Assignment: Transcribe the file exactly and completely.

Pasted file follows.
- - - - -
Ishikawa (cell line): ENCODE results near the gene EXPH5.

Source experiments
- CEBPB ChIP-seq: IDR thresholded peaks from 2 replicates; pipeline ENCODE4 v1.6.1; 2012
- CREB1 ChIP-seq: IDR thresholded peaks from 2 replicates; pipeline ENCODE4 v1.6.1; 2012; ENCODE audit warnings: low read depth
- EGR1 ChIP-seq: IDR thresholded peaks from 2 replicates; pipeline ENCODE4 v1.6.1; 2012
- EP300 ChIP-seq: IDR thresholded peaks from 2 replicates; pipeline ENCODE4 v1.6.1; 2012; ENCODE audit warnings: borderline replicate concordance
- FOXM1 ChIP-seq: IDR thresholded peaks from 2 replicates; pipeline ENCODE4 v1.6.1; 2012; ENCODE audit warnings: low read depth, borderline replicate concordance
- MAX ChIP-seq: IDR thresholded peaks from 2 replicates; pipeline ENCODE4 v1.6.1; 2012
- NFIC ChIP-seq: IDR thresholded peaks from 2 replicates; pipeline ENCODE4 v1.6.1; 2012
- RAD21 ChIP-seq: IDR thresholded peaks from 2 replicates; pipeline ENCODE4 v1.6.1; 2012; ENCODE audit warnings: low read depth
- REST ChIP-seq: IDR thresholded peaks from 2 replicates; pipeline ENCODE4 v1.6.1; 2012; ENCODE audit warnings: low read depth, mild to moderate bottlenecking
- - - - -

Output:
Ishikawa (cell line): ENCODE results near the gene EXPH5.

Source experiments
- CEBPB ChIP-seq: IDR thresholded peaks from 2 replicates; pipeline ENCODE4 v1.6.1; 2012
- CREB1 ChIP-seq: IDR thresholded peaks from 2 replicates; pipeline ENCODE4 v1.6.1; 2012; ENCODE audit warnings: low read depth
- EGR1 ChIP-seq: IDR thresholded peaks from 2 replicates; pipeline ENCODE4 v1.6.1; 2012
- EP300 ChIP-seq: IDR thresholded peaks from 2 replicates; pipeline ENCODE4 v1.6.1; 2012; ENCODE audit warnings: borderline replicate concordance
- FOXM1 ChIP-seq: IDR thresholded peaks from 2 replicates; pipeline ENCODE4 v1.6.1; 2012; ENCODE audit warnings: low read depth, borderline replicate concordance
- MAX ChIP-seq: IDR thresholded peaks from 2 replicates; pipeline ENCODE4 v1.6.1; 2012
- NFIC ChIP-seq: IDR thresholded peaks from 2 replicates; pipeline ENCODE4 v1.6.1; 2012
- RAD21 ChIP-seq: IDR thresholded peaks from 2 replicates; pipeline ENCODE4 v1.6.1; 2012; ENCODE audit warnings: low read depth
- REST ChIP-seq: IDR thresholded peaks from 2 replicates; pipeline ENCODE4 v1.6.1; 2012; ENCODE audit warnings: low read depth, mild to moderate bottlenecking